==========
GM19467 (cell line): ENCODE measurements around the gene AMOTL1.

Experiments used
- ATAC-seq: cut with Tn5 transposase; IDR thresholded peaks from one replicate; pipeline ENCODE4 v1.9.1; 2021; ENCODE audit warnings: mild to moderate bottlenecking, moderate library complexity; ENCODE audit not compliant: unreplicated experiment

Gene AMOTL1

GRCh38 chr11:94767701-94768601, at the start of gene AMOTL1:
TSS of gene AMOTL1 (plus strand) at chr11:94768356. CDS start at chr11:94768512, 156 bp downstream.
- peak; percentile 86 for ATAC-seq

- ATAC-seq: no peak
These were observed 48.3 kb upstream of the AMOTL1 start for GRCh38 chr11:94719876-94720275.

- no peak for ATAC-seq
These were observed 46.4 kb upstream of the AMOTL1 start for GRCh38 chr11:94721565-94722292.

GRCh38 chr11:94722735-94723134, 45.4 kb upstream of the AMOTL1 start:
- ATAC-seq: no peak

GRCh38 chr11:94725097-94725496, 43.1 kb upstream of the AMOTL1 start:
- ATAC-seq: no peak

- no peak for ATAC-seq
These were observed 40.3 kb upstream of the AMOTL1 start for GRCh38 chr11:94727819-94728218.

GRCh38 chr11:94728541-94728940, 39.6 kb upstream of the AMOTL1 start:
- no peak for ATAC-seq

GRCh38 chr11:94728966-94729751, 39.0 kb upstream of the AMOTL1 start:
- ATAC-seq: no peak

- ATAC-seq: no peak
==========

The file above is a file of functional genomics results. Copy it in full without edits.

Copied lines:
GM19467 (cell line): ENCODE measurements around the gene AMOTL1.

Experiments used
- ATAC-seq: cut with Tn5 transposase; IDR thresholded peaks from one replicate; pipeline ENCODE4 v1.9.1; 2021; ENCODE audit warnings: mild to moderate bottlenecking, moderate library complexity; ENCODE audit not compliant: unreplicated experiment

Gene AMOTL1

GRCh38 chr11:94767701-94768601, at the start of gene AMOTL1:
TSS of gene AMOTL1 (plus strand) at chr11:94768356. CDS start at chr11:94768512, 156 bp downstream.
- peak; percentile 86 for ATAC-seq

- ATAC-seq: no peak
These were observed 48.3 kb upstream of the AMOTL1 start for GRCh38 chr11:94719876-94720275.

- no peak for ATAC-seq
These were observed 46.4 kb upstream of the AMOTL1 start for GRCh38 chr11:94721565-94722292.

GRCh38 chr11:94722735-94723134, 45.4 kb upstream of the AMOTL1 start:
- ATAC-seq: no peak

GRCh38 chr11:94725097-94725496, 43.1 kb upstream of the AMOTL1 start:
- ATAC-seq: no peak

- no peak for ATAC-seq
These were observed 40.3 kb upstream of the AMOTL1 start for GRCh38 chr11:94727819-94728218.

GRCh38 chr11:94728541-94728940, 39.6 kb upstream of the AMOTL1 start:
- no peak for ATAC-seq

GRCh38 chr11:94728966-94729751, 39.0 kb upstream of the AMOTL1 start:
- ATAC-seq: no peak

- ATAC-seq: no peak